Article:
KRTU
Granted an FCC license in 1976, KRTU initially offered a mixture of rock, jazz, Dixieland, country, and classical music
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A student broadcasts on KRTU

Students are the backbone of Trinity’s own radio station.

There were no cellphones in January 1976, when KRTU first aired for one hour before abruptly going silent to avoid breaking FCC laws. Ron Zimmerman, the first news director for the fledgling radio station, had to pull over and find a phone booth to work things out with the FCC and the chair of Trinity’s journalism department. Since overcoming this short hiccup, KRTU has been keeping the San Antonio music scene strong for forty years.

After a long fight for funding, narrowly avoiding the federal government was the least of KRTU’s worries. Back when KRTU was just an idea, Emilio Nicolas, director of the Student Activity Board, organized benefit events for months to raise interest and money. Student groups raised more than $7,000 altogether to pay for construction of the new station. Local businessman Bernard Waterman donated $17,000, as well as equipment and legal aid, to help get KRTU off the ground and on the air.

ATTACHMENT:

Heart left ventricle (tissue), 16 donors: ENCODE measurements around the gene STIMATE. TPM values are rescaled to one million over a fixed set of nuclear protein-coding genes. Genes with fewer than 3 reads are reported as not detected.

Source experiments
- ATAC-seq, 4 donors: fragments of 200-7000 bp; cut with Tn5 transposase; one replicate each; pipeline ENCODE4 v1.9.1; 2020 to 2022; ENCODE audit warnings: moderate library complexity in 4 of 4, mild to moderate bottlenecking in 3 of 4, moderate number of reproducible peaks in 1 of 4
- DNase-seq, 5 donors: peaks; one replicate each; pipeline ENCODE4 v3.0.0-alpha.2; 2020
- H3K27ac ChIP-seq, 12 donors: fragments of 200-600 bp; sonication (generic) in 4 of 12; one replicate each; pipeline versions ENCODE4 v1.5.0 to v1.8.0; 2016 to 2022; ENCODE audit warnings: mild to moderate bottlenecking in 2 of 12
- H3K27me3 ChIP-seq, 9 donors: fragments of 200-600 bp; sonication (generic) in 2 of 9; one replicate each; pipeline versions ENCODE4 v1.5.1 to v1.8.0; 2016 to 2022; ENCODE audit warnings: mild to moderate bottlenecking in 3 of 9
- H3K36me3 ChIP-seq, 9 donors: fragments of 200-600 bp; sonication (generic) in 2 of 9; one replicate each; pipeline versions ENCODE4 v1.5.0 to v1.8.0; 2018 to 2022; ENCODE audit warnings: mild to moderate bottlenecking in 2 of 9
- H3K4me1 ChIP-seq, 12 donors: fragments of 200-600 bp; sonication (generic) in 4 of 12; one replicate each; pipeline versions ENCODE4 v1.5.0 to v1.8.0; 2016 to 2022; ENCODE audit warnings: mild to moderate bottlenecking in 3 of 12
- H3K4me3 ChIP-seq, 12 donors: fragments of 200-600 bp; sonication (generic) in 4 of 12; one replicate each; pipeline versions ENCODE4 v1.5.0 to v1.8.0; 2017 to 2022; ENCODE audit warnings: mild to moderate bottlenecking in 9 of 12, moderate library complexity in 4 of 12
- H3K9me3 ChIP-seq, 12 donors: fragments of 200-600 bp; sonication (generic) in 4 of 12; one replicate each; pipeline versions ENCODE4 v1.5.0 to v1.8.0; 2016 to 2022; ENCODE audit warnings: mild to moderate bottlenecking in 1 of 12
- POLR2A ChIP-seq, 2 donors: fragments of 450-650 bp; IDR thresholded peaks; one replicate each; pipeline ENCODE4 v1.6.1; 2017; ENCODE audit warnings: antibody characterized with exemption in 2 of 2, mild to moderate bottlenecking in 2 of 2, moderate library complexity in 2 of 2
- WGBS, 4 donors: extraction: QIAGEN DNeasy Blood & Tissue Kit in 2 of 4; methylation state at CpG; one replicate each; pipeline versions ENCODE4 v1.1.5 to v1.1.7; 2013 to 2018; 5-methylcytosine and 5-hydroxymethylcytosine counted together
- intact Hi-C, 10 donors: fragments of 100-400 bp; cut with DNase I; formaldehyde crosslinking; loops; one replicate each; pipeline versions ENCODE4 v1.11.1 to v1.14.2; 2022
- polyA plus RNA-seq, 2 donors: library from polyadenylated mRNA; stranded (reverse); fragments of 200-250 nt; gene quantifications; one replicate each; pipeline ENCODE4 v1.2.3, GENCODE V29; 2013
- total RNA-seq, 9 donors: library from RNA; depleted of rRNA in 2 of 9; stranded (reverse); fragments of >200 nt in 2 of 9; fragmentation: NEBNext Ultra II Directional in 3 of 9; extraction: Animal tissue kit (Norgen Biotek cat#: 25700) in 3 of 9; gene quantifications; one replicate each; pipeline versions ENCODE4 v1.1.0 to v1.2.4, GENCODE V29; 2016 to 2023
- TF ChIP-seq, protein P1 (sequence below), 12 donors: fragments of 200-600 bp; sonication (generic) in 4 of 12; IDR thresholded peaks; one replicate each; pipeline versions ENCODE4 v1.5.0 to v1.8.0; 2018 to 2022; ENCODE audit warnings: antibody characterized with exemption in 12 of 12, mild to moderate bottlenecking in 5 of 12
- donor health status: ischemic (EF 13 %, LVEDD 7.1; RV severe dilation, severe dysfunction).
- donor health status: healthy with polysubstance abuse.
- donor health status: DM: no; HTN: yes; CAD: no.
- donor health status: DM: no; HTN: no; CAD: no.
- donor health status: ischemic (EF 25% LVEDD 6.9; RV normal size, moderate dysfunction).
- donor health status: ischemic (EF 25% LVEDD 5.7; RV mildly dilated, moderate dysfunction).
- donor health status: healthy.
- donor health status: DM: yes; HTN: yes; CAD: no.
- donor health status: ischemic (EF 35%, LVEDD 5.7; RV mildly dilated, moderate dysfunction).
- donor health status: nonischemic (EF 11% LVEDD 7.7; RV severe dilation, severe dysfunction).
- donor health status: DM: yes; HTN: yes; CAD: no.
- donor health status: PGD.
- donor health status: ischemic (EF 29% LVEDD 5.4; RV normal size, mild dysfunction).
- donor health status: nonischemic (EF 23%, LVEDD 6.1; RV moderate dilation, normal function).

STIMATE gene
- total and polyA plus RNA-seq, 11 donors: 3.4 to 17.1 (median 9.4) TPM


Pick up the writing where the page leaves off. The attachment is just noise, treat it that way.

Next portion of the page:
Collage of vintage photos of KRTU studio and students broadcasting inside of it
 

Initially sending out an eclectic mixture of rock, jazz, country, and classical at a low-level 50-watt signal, KRTU has since tightened its focus on jazz and acquired a newer 3000-watt transmitter and can be heard across the city. The programming schedule in the 1970s also included weekly talk shows and a one-hour show called “Studio-B” that featured live music from the Richardson Communications Center studios. Devoting special attention to local music, KRTU now also plays indie overnight from 10 p.m. to 2 a.m. Although different genres have come and gone, KRTU has kept the spirit of  “unusual radio,” as the first station manager Don White put it.

KRTU prides itself on its independence. Unlike most other college radio stations, KRTU is deeply rooted in the local community. The station maintains partnerships with local museums to host events, such as the weekly “Jazz at the Witte.” The station is almost entirely run by students, and its endless improvement is almost entirely fueled by its listeners.

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